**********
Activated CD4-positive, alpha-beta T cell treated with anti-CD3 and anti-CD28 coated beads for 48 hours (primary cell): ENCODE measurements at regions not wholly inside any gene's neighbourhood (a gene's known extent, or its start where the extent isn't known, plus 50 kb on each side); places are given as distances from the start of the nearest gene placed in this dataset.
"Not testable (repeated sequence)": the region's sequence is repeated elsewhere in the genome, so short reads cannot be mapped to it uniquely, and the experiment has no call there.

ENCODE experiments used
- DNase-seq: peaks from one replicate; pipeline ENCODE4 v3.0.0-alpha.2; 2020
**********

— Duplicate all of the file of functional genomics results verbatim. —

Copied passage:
Activated CD4-positive, alpha-beta T cell treated with anti-CD3 and anti-CD28 coated beads for 48 hours (primary cell): ENCODE measurements at regions not wholly inside any gene's neighbourhood (a gene's known extent, or its start where the extent isn't known, plus 50 kb on each side); places are given as distances from the start of the nearest gene placed in this dataset.
"Not testable (repeated sequence)": the region's sequence is repeated elsewhere in the genome, so short reads cannot be mapped to it uniquely, and the experiment has no call there.

ENCODE experiments used
- DNase-seq: peaks from one replicate; pipeline ENCODE4 v3.0.0-alpha.2; 2020